|$326m stimulus program in TX|
|Poor management statewide|
|11,000 homes weatherized, state claims, though public cannot get details|
State investigators are looking into allegations of mismanagement in a $15 million stimulus weatherization program in San Antonio after the director of the program was forced to step down.
Department investigators came to San Antonio at the request of Gloria Arriaga, executive director for the Alamo Area Council of Governments, who last week placed Rose Jackson, her housing director and head of the Weatherization Assistance Program, on administrative leave. Arriaga told officials she suspected administrative mismanagement and asked the state for a complete audit of the weatherization program's books. Texas Watchdog left a voicemail Thursday afternoon for a Rose V. Jackson in San Antonio, and we'll update this story if we hear from her.
Department specialists are also working with Tri-County Community Action Inc., a nonprofit doing work in nine East Texas counties, and Community Services Agency of South Texas, a nine-county nonprofit, to fix administrative problems that are threatening their weatherization programs.
"We have spent a lot of time with these organizations and have sent a loud and intense message that administrators need to grab their staff by the throat and fix these problems," Gerber said.
Abilene's troubles may make it impossible for the agency to meet the federal deadline in August 2011 to finish the houses it agreed to weatherize and spend its total. In that event, Gerber said, the money would be wrested from the agency and given to a program that could meet the 2011 deadline.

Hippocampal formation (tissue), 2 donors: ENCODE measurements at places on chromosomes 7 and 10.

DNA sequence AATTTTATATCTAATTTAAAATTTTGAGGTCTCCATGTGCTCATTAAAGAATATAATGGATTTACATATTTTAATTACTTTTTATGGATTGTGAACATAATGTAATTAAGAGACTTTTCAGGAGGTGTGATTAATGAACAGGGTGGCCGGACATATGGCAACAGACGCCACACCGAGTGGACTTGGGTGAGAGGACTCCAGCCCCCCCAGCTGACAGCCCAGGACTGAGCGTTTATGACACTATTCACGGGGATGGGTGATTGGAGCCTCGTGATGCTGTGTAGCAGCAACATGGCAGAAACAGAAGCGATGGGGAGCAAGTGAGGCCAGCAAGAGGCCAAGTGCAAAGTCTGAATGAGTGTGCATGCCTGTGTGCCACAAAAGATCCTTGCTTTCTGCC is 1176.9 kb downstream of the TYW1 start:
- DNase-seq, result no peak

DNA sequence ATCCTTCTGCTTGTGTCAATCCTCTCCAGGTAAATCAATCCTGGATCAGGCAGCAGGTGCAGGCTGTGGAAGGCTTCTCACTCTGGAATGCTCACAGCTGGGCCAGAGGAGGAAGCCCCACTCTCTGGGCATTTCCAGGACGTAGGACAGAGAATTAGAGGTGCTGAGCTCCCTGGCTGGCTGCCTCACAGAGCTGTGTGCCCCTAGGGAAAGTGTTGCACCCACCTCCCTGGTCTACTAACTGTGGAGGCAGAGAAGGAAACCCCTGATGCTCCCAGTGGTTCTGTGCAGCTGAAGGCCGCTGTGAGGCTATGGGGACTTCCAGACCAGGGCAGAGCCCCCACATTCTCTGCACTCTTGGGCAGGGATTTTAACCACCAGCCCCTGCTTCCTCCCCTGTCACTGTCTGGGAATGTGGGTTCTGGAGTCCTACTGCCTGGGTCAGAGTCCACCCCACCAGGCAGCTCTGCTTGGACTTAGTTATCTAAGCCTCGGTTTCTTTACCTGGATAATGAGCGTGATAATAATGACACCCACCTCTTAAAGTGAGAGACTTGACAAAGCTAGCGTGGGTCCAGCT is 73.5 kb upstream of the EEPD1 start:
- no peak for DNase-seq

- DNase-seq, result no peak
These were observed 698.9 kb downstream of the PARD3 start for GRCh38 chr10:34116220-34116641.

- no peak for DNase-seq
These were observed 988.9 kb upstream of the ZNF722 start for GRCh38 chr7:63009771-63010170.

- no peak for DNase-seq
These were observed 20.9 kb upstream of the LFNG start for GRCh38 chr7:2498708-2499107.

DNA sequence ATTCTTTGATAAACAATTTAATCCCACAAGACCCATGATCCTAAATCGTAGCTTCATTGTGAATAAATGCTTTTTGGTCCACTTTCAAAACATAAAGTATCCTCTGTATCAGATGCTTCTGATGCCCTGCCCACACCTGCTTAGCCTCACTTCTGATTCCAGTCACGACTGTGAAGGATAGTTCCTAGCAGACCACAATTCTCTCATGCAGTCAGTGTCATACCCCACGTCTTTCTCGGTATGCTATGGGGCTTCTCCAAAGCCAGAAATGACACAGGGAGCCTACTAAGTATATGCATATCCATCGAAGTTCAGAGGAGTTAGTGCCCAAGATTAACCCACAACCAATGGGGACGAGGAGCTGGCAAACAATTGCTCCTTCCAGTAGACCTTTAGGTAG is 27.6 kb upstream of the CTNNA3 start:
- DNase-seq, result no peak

Considering the huge sums given to these agencies and the heightened levels of regulation and oversight by the federal and state governments, Gerber said he thought the number of agencies in trouble was modest. He pointed to Sheltering Arms Senior Services of Houston, which was plagued early on with administrative and workmanship troubles, as exemplary of the willingness of agencies to learn from sometimes pointed criticism from the department.
While Gerber said he was pleased that contractors in Texas have now weatherized more than 11,000 home and apartment units, Housing and Community Affairs is still scrambling to catch up from a very slow start. Although Texas received the second largest amount of money for weatherization next to the $394.7 million granted the state of New York, the state has spent $52,558,254, or just 16.7 percent of its total, through the first half of this month.
California, with $185.8 million, continues to lag well behind Texas, but Texas lags well behind states with much smaller programs like Illinois, Ohio, Wisconsin and Pennsylvania. And while Texas has completed less than a third of the units in its projections, Mississippi has completed 65 percent of the 5,468 units in its estimated total.
"All in all, I'm generally pleased with where we are right now," Gerber said. "Almost all of the agencies we're working with have stepped up to get us where we need to be."